At about the age of twelve years my mind became seriously impressed with regard to all the important concerns for the welfare of my immortal soul, which led me to searching the scriptures, believing, as I was taught, that they contained the word of God. Thus applying myself to them, and my intimate acquaintance with those of different denominations, led me to marvel exceedingly, for I discovered that they did not adorn their profession by a holy walk and Godly conversation agreeable to what I found contained in that sacred depository.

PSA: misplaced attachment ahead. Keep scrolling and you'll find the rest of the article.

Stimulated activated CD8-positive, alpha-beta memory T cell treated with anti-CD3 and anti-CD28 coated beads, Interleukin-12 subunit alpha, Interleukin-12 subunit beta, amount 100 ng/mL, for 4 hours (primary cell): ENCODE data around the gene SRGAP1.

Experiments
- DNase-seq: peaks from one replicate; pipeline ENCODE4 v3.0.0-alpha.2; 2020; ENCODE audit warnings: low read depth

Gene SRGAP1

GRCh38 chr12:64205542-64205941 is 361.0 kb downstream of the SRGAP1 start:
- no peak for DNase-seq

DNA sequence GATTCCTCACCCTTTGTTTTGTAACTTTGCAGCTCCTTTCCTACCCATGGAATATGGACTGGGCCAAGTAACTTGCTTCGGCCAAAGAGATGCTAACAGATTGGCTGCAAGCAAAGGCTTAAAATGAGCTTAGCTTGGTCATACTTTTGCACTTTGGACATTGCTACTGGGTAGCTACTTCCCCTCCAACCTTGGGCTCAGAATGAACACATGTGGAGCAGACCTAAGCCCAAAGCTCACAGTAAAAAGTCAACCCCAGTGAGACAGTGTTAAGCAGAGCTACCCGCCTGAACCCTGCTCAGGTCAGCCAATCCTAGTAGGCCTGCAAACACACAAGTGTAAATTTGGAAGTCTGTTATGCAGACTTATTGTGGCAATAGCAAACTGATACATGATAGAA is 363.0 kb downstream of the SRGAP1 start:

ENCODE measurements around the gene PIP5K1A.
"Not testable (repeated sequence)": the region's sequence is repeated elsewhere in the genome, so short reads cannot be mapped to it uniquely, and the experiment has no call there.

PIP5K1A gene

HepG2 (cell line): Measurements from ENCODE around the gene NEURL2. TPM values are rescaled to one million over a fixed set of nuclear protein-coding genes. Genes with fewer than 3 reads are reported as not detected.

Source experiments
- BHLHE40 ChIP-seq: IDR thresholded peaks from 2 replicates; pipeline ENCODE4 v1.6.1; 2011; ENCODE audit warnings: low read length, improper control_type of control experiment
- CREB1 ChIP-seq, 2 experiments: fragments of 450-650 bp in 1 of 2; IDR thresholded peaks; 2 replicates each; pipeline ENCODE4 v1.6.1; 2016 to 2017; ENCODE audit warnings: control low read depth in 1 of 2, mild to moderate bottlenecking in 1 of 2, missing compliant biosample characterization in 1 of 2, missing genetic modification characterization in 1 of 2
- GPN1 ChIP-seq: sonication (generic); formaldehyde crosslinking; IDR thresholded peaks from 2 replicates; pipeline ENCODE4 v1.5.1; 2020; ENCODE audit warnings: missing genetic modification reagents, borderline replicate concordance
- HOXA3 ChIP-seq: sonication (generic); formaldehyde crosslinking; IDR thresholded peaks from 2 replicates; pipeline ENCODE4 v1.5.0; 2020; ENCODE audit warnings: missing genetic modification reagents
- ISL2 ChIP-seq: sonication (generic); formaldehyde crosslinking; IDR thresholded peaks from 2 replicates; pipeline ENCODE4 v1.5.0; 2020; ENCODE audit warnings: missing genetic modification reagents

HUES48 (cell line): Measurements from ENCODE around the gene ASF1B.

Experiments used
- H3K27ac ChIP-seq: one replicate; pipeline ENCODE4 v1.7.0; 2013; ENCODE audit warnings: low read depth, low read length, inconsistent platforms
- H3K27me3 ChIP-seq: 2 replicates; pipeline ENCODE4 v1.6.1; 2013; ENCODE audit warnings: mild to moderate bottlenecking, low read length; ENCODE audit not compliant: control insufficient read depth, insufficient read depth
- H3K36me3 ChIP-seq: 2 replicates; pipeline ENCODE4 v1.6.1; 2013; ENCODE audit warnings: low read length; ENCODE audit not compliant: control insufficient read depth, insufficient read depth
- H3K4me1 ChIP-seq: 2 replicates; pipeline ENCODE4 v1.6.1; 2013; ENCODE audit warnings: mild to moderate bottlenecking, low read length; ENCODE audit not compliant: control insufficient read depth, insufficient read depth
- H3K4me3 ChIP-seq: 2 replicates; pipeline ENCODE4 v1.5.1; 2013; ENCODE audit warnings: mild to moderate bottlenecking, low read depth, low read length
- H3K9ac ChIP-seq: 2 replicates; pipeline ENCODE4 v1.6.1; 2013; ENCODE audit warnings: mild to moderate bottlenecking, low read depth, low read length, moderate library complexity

This was a grief to my soul. Thus from the age of twelve years to fifteen I pondered many things in my heart concerning the situation of the world of mankind, the contentions and divisions, the wickedness and abominations and the darkness which pervaded the minds of mankind. My mind became convicted of my sins, and by searching the scriptures I found that mankind did not come unto the Lord, but that they had apostatized from the true and living faith, and there was no society or denomination that built upon the gospel of Jesus Christ as recorded in the New Testament. And I felt to mourn for my own sins and for the sins of the world, for I learned in the scriptures that God was the same yesterday, today, and forever, that we was no respecter of persons, for he was God. For I looked upon the sun, the glorious luminary of the earth, and also the moon, rolling in their majesty through the heavens, and also the stars, shining in their courses, and the earth also upon which I stood, and the beast of the field and the fowls of heaven, and the fish of the waters. And also man, walking forth upon the face of the earth in majesty, and in the strength of beauty, whose power and intelligence in governing the things which are so exceeding great and marvellous, even in the likeness of him who created them.